Do We Agree That Teaching Is Both Science and Art?
Measuring teaching effectiveness is compounded by its nature as both science and art, as illustrated by fundamental requirements for proficient teaching from the National Board for Professional Teaching Standards (NBPTS, 2002). As a science we can quantify teachers' "knowledge of the subjects to be taught, of the skills to be developed, and of the curricular arrangements and materials that organize and embody that content." We can quantify their "knowledge of general and subject-specific methods for teaching and for evaluating student learning" and "knowledge of students and human development" (p. 2). However, their "skills in effectively teaching students from racially, ethnically, and socioeconomically diverse backgrounds; and the skills, capacities and dispositions to employ such knowledge wisely in the interest of students" (p. 2) define an artistic side that is qualitative for evaluation purposes.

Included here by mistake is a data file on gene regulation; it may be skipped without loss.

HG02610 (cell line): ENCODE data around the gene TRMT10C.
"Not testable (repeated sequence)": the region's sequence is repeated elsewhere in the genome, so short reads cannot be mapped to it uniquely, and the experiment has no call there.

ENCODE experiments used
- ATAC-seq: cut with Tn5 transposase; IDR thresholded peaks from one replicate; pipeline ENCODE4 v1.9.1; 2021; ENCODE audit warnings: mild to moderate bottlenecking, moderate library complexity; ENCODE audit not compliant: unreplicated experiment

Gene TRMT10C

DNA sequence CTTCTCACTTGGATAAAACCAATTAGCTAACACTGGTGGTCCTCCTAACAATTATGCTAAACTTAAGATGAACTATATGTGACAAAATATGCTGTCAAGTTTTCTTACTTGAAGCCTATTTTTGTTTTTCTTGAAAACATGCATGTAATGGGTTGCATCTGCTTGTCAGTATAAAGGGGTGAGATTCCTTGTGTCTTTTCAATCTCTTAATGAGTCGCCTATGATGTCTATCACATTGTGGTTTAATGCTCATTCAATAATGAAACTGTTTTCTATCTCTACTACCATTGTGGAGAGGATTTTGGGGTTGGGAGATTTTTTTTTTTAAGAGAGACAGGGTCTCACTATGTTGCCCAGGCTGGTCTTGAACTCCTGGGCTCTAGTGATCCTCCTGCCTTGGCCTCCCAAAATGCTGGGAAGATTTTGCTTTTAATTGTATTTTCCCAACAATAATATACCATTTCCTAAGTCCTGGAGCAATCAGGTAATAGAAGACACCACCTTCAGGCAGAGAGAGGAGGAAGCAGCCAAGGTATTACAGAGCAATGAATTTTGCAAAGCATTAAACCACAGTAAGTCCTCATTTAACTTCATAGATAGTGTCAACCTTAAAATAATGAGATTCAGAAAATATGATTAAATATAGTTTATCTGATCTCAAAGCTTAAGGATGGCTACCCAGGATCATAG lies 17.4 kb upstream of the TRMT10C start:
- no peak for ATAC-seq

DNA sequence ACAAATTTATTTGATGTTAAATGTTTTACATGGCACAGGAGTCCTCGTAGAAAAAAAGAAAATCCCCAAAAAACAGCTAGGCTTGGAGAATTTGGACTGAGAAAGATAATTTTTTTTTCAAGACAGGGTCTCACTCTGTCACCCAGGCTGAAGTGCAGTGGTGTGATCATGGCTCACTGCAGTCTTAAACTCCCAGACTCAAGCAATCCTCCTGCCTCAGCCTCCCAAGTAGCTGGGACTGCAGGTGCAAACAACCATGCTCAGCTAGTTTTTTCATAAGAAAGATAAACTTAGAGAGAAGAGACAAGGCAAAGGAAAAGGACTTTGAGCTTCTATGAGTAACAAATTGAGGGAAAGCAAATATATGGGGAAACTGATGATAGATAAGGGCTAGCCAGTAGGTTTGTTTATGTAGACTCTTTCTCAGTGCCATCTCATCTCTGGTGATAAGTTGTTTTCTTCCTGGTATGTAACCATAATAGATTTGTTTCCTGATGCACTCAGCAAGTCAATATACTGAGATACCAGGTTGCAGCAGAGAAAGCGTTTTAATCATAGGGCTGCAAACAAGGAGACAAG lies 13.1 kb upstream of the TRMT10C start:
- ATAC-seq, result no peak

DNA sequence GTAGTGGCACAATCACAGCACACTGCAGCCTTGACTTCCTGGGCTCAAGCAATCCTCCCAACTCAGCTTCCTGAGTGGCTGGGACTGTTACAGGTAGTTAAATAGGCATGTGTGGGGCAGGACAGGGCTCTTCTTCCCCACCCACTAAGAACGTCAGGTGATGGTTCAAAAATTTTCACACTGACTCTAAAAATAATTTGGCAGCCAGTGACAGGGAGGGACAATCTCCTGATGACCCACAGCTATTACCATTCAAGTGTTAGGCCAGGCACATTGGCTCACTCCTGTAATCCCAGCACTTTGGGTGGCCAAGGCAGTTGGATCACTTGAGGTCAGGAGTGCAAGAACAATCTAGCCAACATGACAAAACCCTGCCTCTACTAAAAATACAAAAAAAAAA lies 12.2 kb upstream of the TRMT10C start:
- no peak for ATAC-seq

We can test content and pedagogical knowledge as part of licensure. We can quantify teaching using a set of descriptive components, such as found in checklists that administrators have traditionally used along with direct observations for rating teachers as excellent, satisfactory, or unsatisfactory. For example, the criteria included in the teacher evaluation form for the Grundy County Special Education Cooperative in Iowa address planning and preparation, the classroom environment, instruction, and professional responsibilities. However, as art, not everyone can perceive or appreciate all the nuances that an individual teacher might add to the "painting," particularly for the social and emotional growth of learners. Of course, they might get a limited glimpse, as video of classroom instruction to be used in teacher evaluation has also been addressed by policy makers--a true potential nightmare for ethical and legal reasons (e.g., see Orr, 2011).